By: SCOTT MARSHALL - Staff Writer North County Times | Posted: Friday, October 24, 2003 12:00 am
VISTA -- The man who instigated a gun battle with sheriff's deputies that killed a sheriff's canine and injured an Explorer scout was sentenced Thursday to multiple life terms in prison.
Robert Quintero, 34, must serve at least 91 years in prison before he would become eligible for parole, Deputy District Attorney Steve Carver said.
Quintero was convicted in August of three counts of attempted murder and other charges, including shooting at an occupied vehicle and assault with a firearm in connection with events early the morning of Jan. 18 in Vista.
Before sentencing Quintero, Superior Court Judge Marguerite Wagner commended sheriff's Explorer Brenton Tracy, 21, and deputies Dan Settle and Henry Lebitski for their bravery as Quintero shot at them. Wagner also said Quintero had shown no remorse for his actions, instead feeling sorry only for the predicament in which he put himself.
"Mr. Quintero set in motion a sequence of events that night that must be punished," Wagner said.
Settle and Tracy have testified that a gunman opened fire on them early in the morning of Jan. 18 as they responded to a call of shots fired on Hacienda Drive near the Vista jail. Settle identified the shooter as Quintero.
Settle returned fire and chased Quintero on foot with Lebitski after a first volley of shots ended, he testified. Quintero turned and fired at the two deputies again as he fled, Settle testified. Quintero was arrested a day later.
Quintero shot and killed Settle's canine partner, a German shepherd named Urk, during the gunfight near the patrol car. Authorities concluded one of the shots Settle fired struck Tracy in the arm.
During an emotional statement in court Thursday, Settle said he, Tracy and Lebitski came "about as close to death as you can."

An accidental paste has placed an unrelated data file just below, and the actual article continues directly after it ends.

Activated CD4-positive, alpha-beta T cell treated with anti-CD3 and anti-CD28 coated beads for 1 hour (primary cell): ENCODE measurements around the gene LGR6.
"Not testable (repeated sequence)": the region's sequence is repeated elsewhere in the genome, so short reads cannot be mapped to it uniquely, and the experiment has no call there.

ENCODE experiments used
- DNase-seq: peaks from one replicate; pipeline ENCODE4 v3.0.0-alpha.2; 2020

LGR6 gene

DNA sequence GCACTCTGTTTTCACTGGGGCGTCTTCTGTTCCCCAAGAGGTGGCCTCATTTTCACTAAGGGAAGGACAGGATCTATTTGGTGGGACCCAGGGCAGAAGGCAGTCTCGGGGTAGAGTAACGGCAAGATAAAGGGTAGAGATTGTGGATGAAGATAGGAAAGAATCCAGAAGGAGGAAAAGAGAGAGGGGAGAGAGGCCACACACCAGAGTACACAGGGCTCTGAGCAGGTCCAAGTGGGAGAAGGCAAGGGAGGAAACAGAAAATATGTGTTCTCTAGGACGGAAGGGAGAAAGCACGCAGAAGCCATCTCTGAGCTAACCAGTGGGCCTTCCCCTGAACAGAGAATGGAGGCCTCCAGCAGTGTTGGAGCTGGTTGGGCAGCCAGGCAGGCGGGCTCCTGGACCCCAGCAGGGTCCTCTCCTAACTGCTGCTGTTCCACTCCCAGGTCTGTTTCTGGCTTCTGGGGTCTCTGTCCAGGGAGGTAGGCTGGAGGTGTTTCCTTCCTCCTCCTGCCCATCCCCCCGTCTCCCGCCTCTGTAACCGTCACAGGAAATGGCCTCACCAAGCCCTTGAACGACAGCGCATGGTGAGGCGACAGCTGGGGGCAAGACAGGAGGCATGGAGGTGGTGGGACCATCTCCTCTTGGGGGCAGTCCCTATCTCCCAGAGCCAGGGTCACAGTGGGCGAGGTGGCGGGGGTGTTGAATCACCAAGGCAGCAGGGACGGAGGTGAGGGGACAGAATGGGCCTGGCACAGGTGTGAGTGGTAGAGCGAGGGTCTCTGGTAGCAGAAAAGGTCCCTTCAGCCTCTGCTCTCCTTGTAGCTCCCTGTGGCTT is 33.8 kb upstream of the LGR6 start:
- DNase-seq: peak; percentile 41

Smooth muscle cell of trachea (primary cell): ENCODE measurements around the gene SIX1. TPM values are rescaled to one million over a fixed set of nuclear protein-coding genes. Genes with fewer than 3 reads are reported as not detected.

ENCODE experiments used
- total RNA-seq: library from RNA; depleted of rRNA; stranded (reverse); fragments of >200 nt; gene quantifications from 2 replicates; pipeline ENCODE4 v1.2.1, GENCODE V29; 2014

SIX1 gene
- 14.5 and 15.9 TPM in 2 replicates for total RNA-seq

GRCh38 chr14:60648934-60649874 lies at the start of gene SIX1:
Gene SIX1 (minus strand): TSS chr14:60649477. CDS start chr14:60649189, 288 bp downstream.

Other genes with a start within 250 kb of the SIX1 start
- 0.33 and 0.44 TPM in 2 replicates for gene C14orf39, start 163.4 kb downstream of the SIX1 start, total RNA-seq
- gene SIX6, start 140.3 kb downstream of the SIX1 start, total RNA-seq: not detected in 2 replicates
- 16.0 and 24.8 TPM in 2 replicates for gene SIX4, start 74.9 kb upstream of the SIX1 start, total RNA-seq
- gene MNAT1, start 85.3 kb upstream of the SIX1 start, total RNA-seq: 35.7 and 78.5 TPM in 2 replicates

Settle urged Wagner to send a message that behavior such as Quintero's will not be tolerated. The deputy cited the shooting death of Oceanside police Officer Tony Zeppetella, asking whether the officer would still be alive if the man charged with murdering him, Adrian George Camacho, 28, had been sentenced more severely in his prior court appearances on other cases.
Settle also read a letter to Urk, describing the dog as "a true hero who is sorely missed by everyone."
Tracy told Wagner about going through two surgeries and months of painful physical therapy for the injury he suffered, as well as experiencing ongoing emotional affects from the shooting.
"Every day I have to relive what happened on the night of Jan. 18," Tracy said. "Some days are worse than others. Sometimes it's like a videotape playing over and over and over."
After Thursday's hearing, Tracy said he was cleared three weeks ago to return to the Explorer program, a kind of law enforcement internship for youths 16 to 21 years old. Tracy said he expects to need one more surgery and more physical therapy after that, but he still plans to pursue a career in law enforcement. Wagner said the community can only hope that Tracy continues in law enforcement.
Quintero apologized in court for his actions, saying he would give the deputies a new dog and change his acts of that night if he could.
"I'm sorry to society and the brave men that patrol and guard our streets and the innocent people they devote their lives to," Quintero said.
Quintero also reiterated his position that he intended only to scare the deputies and Tracy and that he did not see Urk or anyone in the patrol car when he fired the shots. Wagner said that version of events is "beyond understanding for all of us, I suppose."
Contact staff writer Scott Marshall at (760) 631-6623 or email@example.com.